Historical novelist Paula Lofting describes Christmas time in England just before the Norman Conquest.
Winter began in November, according to Anglo-Saxon tradition. The 7th of November to be exact, and from the 15th of November, 40 days before the Christmas season began, it was a time of fasting and alms giving, which was the origin for gift-giving at Christmas. ‘Christmas’, comes from the Anglo-Saxon, Cristesmæsse, a word first recorded in 1038. It replaced the old pagan ‘yule-tide’, known back then as Geola and still referred to when talking about yule logs etc. As we know, the early Christian church instructed their emissaries to allow the Christianisation of some pagan traditions, a clever strategy on their part, to encourage people to give up their pagan ways by allowing them to retain some of the features and customs of the old religion. During this time of fasting and strict observance, it was not just the clergy who were expected to fast, attend prayers and vigils, and give alms to the more unfortunates of their world, but the secular communities also. It was a sign of your wealth and status if you could afford to give alms, something that many people were eager to do, for the Anglo-Saxons were as keen as any for their soul to get a free pass to the afterlife.
So, that was a lot of days of hardship for less than half the days in return of feasting! Anyway, that aside, only those who were employed to do necessary tasks, were excused from taking 12 days off work. Quite honestly, I could not imagine anyone complaining about that unless they were one of those who were engaged in those aforesaid important occupations.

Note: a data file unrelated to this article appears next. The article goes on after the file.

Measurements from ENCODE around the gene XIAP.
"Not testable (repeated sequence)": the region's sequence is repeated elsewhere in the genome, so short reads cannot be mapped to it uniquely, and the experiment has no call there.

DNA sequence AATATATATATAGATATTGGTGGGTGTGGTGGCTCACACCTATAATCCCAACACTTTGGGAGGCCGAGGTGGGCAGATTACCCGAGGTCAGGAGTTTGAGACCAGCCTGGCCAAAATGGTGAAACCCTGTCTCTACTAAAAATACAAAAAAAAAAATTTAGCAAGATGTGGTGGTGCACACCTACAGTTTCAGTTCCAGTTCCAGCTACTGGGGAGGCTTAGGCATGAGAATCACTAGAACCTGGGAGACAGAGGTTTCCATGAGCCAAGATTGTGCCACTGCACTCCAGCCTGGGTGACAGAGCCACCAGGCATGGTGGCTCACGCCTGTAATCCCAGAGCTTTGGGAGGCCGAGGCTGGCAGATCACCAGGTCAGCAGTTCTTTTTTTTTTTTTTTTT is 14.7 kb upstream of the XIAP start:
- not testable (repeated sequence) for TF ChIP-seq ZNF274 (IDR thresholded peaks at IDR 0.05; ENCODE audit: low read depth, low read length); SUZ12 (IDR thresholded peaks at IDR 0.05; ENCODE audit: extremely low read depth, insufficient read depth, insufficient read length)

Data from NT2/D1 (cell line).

Oh, there’s one other little thing I have forgotten, there were no carnal relations allowed during this fasting period, after all, with all the vigils and extra prayers and psalm singing, how was one going to fit in having sex as well? But, should one fail in this expectation, and need absolution to restore their spiritual equilibrium with God, there was always confession and more fasting as penance.
During King Edward’s time, the Christmas period was usually spent at Gloucester. Edward was a keen sporting huntsman, something the church frowned on but were able to forgive because he was pious in other aspects of his life. Since the Forest of Dean was his favourite hunting ground, it seemed natural that after a good Autumn’s hunting, that he would spend Christmas at King’s Holme in Gloucester. He did, however, spend his last Christmas on this earth in the newly built palace of Westminster, whilst the new church of St Peter was consecrated that year, in time for the celebrations and his funeral. …